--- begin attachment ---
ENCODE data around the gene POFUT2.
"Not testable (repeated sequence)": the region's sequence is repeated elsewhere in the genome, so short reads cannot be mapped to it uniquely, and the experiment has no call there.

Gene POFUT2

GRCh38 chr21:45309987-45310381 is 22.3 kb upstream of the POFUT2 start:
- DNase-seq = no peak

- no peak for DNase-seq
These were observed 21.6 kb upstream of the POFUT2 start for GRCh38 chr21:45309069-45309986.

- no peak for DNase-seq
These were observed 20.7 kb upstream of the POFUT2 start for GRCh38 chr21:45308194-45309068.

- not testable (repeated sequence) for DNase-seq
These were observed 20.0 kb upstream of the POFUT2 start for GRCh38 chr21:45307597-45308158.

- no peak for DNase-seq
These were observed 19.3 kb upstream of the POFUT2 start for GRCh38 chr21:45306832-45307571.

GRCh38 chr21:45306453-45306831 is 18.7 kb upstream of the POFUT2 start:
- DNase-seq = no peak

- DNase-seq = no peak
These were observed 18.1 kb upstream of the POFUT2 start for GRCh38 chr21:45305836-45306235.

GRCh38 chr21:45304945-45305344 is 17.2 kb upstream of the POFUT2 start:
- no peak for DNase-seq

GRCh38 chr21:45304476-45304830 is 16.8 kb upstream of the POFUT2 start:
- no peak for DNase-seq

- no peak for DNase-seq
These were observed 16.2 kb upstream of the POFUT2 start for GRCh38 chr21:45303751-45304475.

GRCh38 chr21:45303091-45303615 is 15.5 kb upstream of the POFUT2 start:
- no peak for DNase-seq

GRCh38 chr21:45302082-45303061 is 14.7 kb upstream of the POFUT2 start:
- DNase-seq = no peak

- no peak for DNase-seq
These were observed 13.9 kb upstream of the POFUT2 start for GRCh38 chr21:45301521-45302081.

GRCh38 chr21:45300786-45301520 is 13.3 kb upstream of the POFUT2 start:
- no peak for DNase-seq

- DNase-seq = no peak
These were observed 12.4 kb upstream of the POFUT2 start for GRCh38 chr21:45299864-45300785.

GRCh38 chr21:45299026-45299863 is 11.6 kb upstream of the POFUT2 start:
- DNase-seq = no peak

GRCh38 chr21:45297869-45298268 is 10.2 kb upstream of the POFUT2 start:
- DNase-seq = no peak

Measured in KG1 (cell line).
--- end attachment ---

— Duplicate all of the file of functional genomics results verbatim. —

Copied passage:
ENCODE data around the gene POFUT2.
"Not testable (repeated sequence)": the region's sequence is repeated elsewhere in the genome, so short reads cannot be mapped to it uniquely, and the experiment has no call there.

Gene POFUT2

GRCh38 chr21:45309987-45310381 is 22.3 kb upstream of the POFUT2 start:
- DNase-seq = no peak

- no peak for DNase-seq
These were observed 21.6 kb upstream of the POFUT2 start for GRCh38 chr21:45309069-45309986.

- no peak for DNase-seq
These were observed 20.7 kb upstream of the POFUT2 start for GRCh38 chr21:45308194-45309068.

- not testable (repeated sequence) for DNase-seq
These were observed 20.0 kb upstream of the POFUT2 start for GRCh38 chr21:45307597-45308158.

- no peak for DNase-seq
These were observed 19.3 kb upstream of the POFUT2 start for GRCh38 chr21:45306832-45307571.

GRCh38 chr21:45306453-45306831 is 18.7 kb upstream of the POFUT2 start:
- DNase-seq = no peak

- DNase-seq = no peak
These were observed 18.1 kb upstream of the POFUT2 start for GRCh38 chr21:45305836-45306235.

GRCh38 chr21:45304945-45305344 is 17.2 kb upstream of the POFUT2 start:
- no peak for DNase-seq

GRCh38 chr21:45304476-45304830 is 16.8 kb upstream of the POFUT2 start:
- no peak for DNase-seq

- no peak for DNase-seq
These were observed 16.2 kb upstream of the POFUT2 start for GRCh38 chr21:45303751-45304475.

GRCh38 chr21:45303091-45303615 is 15.5 kb upstream of the POFUT2 start:
- no peak for DNase-seq

GRCh38 chr21:45302082-45303061 is 14.7 kb upstream of the POFUT2 start:
- DNase-seq = no peak

- no peak for DNase-seq
These were observed 13.9 kb upstream of the POFUT2 start for GRCh38 chr21:45301521-45302081.

GRCh38 chr21:45300786-45301520 is 13.3 kb upstream of the POFUT2 start:
- no peak for DNase-seq

- DNase-seq = no peak
These were observed 12.4 kb upstream of the POFUT2 start for GRCh38 chr21:45299864-45300785.

GRCh38 chr21:45299026-45299863 is 11.6 kb upstream of the POFUT2 start:
- DNase-seq = no peak

GRCh38 chr21:45297869-45298268 is 10.2 kb upstream of the POFUT2 start:
- DNase-seq = no peak

Measured in KG1 (cell line).